Common culture applied: the care of the elderly (Chapter 25) Themes There should be clear identification of responsibility for each patient’s care, led by a named consultant. There should be clear nursing responsibilities for each patient’s care and a clear dual responsibility at the point of handover. The experience of Stafford demonstrates the importance of constantly ensuring patients receive proper food and nutrition. Teamwork is vital and the contribution of all individuals in the team needs to be recognised There needs to be good communication with and about the patient, with appropriate sharing of information with relatives and supporters. The importance of the involvement of patient families and carers should be recognised by those caring for patients. Recommendations Hospitals should review whether to reinstate the practice of identifying a senior clinician who is in charge of a patient’s case, so that patients and their supporters are clear who is in overall charge of a patient’s care. There needs to be effective teamwork between all the different disciplines and services that together provide the collective care often required by an elderly patient; the contribution of cleaners, maintenance staff, and catering staff also needs to be recognised and valued.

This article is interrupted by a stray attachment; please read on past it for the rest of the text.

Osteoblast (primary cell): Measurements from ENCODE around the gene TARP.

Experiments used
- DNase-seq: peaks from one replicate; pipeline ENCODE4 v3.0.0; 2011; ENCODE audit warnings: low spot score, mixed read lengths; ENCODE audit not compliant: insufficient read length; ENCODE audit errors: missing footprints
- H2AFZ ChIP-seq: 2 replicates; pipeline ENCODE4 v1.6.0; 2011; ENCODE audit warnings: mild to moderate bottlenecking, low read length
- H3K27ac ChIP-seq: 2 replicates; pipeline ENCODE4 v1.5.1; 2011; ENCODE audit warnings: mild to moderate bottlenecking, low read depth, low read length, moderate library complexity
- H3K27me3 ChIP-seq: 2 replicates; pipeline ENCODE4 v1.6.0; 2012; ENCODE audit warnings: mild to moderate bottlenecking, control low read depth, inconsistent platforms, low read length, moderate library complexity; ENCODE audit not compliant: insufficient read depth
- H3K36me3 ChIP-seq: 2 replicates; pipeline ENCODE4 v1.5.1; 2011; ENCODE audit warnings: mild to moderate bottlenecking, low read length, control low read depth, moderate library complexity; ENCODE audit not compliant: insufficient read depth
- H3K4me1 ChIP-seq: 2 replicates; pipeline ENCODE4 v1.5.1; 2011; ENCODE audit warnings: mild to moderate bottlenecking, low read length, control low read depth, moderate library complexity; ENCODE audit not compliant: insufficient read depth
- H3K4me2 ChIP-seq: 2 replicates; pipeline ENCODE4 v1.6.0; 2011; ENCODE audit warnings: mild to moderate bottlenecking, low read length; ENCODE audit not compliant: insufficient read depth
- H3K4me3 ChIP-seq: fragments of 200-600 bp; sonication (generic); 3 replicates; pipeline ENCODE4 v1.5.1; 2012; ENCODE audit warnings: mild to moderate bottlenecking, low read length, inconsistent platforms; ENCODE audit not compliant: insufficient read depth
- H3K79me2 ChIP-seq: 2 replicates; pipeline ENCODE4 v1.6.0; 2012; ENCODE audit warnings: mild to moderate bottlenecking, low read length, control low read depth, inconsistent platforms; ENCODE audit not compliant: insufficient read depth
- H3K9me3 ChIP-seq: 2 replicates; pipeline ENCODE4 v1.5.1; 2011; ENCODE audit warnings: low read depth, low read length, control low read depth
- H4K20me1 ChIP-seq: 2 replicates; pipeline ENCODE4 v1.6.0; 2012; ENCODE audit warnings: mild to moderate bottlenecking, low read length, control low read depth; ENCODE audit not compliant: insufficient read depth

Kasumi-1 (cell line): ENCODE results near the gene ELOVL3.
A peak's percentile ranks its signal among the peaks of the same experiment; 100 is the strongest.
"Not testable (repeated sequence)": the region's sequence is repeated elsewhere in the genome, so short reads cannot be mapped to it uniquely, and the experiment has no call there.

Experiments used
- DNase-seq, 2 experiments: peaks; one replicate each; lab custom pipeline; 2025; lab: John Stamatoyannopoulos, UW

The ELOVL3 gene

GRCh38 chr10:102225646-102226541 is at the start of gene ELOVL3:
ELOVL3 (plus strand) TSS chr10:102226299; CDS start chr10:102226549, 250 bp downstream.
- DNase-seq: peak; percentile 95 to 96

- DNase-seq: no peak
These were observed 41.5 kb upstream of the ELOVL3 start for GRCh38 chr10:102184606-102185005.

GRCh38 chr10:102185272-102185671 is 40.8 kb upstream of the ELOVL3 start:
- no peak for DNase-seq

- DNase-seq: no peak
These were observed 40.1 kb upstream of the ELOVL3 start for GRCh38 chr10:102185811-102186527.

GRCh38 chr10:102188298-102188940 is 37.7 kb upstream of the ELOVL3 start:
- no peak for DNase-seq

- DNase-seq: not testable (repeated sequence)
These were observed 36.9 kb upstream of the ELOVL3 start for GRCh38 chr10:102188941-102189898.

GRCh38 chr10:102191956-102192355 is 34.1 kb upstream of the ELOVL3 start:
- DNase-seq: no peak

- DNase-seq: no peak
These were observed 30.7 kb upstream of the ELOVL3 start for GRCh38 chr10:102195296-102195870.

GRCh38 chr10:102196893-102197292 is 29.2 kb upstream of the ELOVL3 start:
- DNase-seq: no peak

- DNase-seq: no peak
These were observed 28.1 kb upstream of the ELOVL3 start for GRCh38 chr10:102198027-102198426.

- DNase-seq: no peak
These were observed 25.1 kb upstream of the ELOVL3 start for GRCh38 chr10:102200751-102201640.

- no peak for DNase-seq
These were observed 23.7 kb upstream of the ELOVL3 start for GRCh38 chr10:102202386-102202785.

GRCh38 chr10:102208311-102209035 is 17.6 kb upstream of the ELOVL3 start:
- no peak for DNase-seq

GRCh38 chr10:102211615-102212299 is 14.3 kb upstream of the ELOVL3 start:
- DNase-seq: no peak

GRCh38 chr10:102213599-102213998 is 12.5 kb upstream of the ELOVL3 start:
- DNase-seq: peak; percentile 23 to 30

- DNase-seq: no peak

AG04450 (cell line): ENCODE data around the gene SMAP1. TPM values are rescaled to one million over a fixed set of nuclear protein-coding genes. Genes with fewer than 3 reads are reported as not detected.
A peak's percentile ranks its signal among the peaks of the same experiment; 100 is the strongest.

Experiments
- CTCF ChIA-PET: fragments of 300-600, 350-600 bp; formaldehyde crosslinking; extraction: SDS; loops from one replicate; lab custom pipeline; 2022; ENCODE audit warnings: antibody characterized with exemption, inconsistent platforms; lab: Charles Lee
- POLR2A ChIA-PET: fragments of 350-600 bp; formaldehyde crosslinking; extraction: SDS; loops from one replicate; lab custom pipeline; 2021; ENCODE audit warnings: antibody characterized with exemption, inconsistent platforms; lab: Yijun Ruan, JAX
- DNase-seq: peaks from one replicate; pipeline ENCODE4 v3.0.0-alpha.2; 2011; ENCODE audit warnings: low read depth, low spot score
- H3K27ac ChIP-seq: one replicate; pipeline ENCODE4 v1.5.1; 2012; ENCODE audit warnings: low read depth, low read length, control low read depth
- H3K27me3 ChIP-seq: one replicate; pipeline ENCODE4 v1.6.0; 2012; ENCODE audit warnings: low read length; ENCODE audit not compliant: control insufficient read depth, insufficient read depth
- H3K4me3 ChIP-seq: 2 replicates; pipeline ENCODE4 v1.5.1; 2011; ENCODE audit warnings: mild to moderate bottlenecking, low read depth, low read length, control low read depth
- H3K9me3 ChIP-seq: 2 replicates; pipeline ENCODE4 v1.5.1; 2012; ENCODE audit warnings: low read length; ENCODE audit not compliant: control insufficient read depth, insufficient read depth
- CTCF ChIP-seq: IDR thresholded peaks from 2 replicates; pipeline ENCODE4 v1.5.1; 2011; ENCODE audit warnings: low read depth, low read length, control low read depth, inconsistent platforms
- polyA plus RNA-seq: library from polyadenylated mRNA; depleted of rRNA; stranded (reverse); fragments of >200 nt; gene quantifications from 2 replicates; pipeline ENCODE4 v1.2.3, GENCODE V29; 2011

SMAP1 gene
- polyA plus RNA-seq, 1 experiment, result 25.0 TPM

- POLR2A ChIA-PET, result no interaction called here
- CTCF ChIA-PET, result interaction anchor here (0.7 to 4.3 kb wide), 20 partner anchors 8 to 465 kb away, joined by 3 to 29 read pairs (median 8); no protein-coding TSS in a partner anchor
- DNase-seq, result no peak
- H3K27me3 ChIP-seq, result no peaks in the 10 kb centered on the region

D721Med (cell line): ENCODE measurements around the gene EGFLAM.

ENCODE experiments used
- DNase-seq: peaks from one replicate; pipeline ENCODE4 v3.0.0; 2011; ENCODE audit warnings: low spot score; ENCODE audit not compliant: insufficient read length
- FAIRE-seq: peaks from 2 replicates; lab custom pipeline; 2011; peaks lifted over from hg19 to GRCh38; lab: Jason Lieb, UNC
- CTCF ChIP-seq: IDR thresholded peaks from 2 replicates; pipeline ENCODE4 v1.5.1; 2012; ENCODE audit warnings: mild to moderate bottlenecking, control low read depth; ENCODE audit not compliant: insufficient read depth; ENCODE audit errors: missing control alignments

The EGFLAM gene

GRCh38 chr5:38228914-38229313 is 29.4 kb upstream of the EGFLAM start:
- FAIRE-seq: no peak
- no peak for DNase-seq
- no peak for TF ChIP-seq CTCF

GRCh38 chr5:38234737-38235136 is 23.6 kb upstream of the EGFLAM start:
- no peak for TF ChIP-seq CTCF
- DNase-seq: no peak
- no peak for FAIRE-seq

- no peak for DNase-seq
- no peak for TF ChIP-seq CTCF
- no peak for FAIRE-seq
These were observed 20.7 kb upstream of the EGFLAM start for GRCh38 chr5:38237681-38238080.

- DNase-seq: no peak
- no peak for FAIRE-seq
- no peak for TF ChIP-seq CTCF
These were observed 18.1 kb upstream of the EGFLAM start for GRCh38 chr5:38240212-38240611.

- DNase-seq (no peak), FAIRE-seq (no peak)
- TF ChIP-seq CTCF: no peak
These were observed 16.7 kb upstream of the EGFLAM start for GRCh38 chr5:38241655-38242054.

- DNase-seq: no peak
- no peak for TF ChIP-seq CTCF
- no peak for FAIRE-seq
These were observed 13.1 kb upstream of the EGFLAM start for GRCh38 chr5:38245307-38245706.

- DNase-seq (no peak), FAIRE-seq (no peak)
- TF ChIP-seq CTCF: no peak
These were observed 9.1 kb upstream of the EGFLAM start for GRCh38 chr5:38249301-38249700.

Questions for small groups Group (1) - Patient and public involvement (a)How can we attract and recruit a more diverse group of volunteers, so that they provide a better cross-representation of the community? (b)How can we deliver better training for volunteers? Group (2) – Nursing (and care across all health professionals) (a)How can nurses best be supported to deliver the best they can in within such roles that are both physically and emotionally demanding? (b)How can we embed compassionate care across all health professionals including nurses? Group (3) - Common culture applied: the care of the elderly (a)What are the fundamental issues that need to be addressed when caring for the elderly? (b) How can good communication between family members and health professionals happen in a busy ward?
Next steps Initial Government response in March, followed by a fuller response in the summer Engagement to inform the response - bringing in the patient voice. National and local events, possible consultation needed on some elements to the response?
Contact us if you have further ideas or would like more information Mohini Morris, firstname.lastname@example.org Karen Noakes, email@example.com Public Inquiry Response Team